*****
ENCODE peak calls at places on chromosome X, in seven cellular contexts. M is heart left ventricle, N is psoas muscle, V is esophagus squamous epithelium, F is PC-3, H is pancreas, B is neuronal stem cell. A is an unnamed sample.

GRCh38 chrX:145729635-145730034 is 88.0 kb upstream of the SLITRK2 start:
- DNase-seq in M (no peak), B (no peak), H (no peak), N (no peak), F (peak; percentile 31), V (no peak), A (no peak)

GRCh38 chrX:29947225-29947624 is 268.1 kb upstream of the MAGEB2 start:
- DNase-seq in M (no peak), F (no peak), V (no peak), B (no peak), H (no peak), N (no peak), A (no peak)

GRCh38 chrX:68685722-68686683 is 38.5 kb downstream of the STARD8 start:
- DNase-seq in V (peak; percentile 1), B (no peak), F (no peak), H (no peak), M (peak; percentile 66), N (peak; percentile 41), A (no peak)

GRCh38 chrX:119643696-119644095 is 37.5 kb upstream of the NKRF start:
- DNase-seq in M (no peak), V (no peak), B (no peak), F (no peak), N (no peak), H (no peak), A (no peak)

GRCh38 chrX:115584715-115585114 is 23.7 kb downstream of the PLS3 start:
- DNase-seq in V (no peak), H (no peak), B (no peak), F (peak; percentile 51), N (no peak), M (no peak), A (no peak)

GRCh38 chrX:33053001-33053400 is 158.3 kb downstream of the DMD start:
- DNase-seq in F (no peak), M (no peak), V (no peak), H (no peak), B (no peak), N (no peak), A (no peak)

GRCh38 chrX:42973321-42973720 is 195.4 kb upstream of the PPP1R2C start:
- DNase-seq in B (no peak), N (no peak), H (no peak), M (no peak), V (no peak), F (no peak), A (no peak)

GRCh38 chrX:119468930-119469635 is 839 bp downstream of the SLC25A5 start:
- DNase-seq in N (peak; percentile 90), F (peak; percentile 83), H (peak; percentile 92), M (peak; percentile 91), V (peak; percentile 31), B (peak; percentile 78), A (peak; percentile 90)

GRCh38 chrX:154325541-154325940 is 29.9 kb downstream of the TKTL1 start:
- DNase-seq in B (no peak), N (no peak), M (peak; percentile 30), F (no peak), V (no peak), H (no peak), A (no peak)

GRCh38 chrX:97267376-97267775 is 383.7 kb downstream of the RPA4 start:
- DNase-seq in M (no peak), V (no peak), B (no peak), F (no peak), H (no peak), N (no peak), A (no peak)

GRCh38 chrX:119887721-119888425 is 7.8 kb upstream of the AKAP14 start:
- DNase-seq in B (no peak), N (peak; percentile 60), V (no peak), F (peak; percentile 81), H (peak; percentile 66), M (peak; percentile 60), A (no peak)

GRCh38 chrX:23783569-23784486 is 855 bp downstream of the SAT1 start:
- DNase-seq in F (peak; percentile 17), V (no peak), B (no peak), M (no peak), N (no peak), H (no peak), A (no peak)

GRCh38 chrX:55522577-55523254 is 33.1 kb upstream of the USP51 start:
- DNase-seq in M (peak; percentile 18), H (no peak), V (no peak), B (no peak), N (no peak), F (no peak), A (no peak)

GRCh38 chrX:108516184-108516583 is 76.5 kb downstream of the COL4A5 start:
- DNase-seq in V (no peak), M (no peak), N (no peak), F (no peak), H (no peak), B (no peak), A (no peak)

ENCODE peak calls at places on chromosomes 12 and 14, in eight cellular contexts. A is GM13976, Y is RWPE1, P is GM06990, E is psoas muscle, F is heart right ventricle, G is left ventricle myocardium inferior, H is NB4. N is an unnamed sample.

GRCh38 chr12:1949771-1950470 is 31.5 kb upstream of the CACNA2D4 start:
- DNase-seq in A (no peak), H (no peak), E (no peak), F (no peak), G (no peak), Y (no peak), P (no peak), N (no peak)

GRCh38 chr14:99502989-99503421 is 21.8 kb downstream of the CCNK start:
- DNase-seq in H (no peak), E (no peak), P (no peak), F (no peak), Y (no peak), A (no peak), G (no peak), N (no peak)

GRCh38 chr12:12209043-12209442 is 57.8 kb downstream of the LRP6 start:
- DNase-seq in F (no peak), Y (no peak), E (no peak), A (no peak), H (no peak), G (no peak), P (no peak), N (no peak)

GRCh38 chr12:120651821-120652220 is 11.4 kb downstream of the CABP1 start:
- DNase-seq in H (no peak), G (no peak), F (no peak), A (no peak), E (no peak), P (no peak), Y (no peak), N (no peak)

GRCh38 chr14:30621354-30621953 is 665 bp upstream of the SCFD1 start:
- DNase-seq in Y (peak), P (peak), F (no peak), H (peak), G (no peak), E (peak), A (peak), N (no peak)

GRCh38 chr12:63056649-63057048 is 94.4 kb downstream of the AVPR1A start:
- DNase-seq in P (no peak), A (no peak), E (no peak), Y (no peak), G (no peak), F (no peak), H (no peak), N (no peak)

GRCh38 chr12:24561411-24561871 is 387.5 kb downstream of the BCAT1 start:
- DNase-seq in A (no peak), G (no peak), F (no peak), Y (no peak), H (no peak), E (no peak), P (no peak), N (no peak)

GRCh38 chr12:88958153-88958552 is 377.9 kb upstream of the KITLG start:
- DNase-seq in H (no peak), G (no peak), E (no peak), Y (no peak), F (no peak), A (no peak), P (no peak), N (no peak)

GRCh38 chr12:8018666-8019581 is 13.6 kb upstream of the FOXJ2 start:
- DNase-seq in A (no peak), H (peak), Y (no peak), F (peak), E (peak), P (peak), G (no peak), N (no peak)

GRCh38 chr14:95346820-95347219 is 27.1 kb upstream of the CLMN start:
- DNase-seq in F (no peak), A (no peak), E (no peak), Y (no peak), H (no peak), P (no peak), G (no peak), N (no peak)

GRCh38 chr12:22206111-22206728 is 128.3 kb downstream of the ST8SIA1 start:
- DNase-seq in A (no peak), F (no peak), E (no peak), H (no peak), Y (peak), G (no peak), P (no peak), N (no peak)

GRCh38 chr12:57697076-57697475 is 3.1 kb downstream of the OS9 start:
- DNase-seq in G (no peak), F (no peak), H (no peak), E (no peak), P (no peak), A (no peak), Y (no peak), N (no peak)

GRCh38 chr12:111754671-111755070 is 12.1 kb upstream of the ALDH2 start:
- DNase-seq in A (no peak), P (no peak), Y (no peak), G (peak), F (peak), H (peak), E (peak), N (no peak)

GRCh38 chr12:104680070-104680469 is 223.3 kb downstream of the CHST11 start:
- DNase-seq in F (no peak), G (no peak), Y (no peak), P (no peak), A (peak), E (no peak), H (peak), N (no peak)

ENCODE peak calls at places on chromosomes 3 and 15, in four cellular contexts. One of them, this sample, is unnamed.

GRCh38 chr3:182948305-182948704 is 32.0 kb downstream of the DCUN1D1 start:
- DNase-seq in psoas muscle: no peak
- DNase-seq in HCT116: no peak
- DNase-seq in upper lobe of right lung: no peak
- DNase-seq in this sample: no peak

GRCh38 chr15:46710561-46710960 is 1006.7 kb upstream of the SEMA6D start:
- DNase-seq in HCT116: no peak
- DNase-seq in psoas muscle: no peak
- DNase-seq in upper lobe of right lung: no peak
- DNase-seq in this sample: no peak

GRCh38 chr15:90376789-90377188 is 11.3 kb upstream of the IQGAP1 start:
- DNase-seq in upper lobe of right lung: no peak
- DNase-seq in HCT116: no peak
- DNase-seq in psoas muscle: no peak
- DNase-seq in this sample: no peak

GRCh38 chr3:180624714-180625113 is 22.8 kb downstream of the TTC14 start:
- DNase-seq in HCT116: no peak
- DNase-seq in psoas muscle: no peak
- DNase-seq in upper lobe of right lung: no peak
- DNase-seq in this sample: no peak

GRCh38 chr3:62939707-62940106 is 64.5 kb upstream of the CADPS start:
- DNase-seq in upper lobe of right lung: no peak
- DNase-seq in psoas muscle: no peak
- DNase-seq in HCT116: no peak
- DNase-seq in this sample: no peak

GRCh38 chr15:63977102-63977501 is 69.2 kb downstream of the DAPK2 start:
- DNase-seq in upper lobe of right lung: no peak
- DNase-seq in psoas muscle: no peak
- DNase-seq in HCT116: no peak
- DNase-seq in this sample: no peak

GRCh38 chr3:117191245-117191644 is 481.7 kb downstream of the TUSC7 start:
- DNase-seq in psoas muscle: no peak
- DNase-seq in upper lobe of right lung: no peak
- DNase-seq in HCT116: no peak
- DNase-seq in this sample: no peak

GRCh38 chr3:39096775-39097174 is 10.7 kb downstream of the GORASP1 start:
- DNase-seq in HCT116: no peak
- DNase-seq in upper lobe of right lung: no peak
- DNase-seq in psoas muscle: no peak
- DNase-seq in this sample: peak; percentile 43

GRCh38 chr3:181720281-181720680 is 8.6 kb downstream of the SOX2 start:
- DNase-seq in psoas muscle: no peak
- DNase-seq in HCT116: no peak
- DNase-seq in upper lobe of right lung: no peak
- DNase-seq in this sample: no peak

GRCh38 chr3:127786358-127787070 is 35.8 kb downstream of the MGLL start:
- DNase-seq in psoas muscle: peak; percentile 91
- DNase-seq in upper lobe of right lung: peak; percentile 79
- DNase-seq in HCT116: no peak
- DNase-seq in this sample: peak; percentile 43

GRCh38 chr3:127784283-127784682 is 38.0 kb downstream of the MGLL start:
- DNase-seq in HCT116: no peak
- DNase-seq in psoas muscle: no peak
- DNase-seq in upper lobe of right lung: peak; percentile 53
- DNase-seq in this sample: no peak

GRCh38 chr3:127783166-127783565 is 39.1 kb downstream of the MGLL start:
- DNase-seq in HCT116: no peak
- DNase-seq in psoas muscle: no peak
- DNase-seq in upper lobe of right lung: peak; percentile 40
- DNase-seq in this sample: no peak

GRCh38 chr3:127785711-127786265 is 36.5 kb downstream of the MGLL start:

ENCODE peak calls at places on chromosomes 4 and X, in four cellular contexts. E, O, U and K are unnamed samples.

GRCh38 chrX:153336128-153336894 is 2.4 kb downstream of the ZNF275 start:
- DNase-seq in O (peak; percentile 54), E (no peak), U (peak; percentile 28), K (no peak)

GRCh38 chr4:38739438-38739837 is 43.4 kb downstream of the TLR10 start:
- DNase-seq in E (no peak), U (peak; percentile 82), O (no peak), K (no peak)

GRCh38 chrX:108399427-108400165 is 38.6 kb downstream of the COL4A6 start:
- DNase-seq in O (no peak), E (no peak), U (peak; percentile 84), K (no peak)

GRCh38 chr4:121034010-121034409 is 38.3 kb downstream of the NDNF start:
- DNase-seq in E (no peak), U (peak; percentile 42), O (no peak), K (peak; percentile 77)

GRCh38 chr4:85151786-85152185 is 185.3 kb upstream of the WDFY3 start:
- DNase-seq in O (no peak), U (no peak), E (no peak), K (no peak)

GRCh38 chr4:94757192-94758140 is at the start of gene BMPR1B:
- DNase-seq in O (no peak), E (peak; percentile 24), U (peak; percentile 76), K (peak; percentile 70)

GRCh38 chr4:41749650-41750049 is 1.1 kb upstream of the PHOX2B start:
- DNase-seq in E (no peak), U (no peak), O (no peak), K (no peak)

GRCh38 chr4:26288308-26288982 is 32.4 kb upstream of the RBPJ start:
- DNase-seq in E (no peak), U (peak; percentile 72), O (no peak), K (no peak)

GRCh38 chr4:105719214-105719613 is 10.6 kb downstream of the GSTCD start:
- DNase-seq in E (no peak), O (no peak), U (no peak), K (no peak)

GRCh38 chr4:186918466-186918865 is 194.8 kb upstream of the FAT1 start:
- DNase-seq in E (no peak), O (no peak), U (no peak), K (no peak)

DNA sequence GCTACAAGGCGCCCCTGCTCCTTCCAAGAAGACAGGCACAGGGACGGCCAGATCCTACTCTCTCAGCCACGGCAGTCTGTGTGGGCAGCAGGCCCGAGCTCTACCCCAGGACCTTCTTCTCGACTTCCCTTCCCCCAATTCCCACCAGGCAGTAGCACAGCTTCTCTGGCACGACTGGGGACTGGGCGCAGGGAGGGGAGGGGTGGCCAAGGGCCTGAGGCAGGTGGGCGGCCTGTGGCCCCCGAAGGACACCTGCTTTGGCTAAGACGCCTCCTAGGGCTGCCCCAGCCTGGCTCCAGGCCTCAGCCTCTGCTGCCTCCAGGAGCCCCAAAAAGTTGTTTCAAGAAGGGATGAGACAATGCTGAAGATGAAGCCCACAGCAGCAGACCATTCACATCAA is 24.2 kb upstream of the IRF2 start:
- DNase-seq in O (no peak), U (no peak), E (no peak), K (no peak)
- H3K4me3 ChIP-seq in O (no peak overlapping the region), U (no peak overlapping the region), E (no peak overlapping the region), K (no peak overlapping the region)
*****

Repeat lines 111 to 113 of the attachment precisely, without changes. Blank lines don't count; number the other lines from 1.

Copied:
- DNase-seq in HCT116: no peak
- DNase-seq in psoas muscle: no peak
- DNase-seq in upper lobe of right lung: peak; percentile 53